English version

foot the bill

From Longman Dictionary of Contemporary Englishfoot the billfoot the billPAY FORto pay for something, especially something expensive that you do not want to pay for He ordered drinks and then left me to foot the bill! foot
Examples from the Corpus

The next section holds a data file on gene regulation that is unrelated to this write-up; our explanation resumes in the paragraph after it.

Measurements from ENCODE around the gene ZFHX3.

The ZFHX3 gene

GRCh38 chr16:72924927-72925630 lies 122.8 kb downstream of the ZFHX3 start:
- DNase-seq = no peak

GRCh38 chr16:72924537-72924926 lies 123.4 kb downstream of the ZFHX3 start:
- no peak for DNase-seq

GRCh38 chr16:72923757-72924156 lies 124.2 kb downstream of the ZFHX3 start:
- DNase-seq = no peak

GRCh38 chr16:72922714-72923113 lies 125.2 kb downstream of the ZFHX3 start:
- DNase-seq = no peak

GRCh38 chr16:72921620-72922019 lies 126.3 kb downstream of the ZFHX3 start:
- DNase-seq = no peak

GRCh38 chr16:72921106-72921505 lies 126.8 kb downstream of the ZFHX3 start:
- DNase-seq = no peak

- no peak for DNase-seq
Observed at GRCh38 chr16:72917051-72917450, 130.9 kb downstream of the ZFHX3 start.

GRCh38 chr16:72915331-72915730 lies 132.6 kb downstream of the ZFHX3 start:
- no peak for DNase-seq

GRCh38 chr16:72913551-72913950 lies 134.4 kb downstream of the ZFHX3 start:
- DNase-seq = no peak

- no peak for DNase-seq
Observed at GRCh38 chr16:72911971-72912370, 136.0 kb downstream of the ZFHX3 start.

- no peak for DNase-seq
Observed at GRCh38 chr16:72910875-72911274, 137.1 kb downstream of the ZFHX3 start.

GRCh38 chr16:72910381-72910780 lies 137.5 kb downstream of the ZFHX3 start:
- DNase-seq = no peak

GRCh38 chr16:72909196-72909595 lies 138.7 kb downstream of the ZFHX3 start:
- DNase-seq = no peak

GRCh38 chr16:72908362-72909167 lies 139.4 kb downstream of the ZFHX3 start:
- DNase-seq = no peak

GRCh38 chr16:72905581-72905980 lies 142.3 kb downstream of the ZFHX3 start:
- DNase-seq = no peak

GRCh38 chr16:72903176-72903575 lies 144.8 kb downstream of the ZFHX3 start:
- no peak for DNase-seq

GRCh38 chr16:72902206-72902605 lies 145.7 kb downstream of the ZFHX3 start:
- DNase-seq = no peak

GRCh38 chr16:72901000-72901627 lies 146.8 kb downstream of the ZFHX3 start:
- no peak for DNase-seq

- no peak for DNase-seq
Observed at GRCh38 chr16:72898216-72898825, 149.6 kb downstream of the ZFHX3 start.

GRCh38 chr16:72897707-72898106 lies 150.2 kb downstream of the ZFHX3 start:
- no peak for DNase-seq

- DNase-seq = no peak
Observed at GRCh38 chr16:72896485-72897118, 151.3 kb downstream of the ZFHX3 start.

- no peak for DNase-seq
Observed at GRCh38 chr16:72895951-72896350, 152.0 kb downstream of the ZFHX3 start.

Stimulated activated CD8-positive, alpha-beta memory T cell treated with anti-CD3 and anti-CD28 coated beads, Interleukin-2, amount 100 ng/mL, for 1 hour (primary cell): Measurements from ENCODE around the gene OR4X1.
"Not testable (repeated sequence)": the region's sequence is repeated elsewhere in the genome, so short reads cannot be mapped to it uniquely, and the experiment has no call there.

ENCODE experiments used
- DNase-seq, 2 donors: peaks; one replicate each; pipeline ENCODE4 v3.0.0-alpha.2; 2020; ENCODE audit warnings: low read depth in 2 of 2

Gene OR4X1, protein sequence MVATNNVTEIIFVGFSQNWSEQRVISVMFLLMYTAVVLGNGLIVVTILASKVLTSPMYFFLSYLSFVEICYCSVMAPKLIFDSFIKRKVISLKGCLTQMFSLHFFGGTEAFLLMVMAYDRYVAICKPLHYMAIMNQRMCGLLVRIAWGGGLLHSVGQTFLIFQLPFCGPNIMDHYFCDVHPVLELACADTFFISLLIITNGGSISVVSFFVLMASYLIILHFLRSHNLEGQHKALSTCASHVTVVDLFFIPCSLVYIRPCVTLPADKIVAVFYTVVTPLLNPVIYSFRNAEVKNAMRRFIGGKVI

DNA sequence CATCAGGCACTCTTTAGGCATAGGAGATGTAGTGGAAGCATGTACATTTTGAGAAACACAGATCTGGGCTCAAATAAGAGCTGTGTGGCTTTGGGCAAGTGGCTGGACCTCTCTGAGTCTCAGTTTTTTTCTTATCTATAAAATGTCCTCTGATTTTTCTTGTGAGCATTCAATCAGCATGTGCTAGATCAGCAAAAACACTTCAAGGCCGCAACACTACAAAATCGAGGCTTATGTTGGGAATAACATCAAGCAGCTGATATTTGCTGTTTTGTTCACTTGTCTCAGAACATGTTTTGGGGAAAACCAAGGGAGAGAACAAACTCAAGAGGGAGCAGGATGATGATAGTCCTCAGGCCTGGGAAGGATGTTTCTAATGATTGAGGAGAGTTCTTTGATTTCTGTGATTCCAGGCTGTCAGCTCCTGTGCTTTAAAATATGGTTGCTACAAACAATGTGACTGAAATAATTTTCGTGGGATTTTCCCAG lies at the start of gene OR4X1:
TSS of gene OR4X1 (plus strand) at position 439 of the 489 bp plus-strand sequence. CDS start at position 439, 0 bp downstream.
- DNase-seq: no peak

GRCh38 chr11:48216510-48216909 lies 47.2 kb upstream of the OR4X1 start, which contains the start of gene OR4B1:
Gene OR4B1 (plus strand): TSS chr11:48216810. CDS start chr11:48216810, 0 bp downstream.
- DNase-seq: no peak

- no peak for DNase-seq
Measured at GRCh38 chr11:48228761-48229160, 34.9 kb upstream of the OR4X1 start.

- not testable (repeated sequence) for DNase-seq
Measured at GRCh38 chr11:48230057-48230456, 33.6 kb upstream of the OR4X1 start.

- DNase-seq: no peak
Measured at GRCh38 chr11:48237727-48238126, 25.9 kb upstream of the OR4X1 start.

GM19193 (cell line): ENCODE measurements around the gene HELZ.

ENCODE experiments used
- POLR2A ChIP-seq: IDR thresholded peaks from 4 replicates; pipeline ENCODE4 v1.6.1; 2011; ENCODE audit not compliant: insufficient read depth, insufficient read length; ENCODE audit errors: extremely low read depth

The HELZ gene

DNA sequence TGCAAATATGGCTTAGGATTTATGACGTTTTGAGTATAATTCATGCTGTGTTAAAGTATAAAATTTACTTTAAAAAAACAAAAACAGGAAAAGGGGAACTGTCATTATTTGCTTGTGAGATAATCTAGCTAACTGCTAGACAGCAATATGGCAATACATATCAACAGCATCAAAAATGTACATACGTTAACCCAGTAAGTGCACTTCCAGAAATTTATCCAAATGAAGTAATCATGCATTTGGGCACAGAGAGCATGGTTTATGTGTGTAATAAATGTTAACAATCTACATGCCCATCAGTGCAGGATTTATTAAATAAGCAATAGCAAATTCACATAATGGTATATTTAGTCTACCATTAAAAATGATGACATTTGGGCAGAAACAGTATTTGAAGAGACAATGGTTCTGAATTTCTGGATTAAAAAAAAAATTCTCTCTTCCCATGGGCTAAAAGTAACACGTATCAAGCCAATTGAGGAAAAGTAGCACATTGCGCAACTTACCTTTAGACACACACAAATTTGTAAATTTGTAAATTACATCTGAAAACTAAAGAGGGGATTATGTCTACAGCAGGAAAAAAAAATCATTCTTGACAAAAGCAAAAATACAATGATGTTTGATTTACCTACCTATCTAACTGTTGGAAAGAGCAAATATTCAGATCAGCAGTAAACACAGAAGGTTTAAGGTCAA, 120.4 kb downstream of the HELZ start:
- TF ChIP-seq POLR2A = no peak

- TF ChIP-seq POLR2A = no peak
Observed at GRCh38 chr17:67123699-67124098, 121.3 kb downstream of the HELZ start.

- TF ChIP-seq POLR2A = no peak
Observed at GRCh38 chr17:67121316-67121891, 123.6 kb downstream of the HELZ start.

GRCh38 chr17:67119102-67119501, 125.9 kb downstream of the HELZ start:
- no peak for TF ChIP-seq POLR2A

foot the billIt will be, as usual, the taxpayer who will be footing the bill.These two mindless cads decided to bring the girl along to the East and have her foot the bill.Individuals in dysfunctional environments often be-come dysfunctional in other aspects of their lives, with their organizations ultimately footing the bill.Sometimes they came alone, sometimes with a man in tow - to foot the bill!The program asks businesses to foot the bill for daily newspapers in the classroom.Her father is footing the bill for lessons, which cost about $ 100 for two hours.Airlines currently foot the bill for the security systems.Many customers will have to foot the bill for water meters, which most companies will eventually install.It has already been argued in some detail that foot the bill is semantically transparent.If taxpayers footed the bill, those costs might well be higher.
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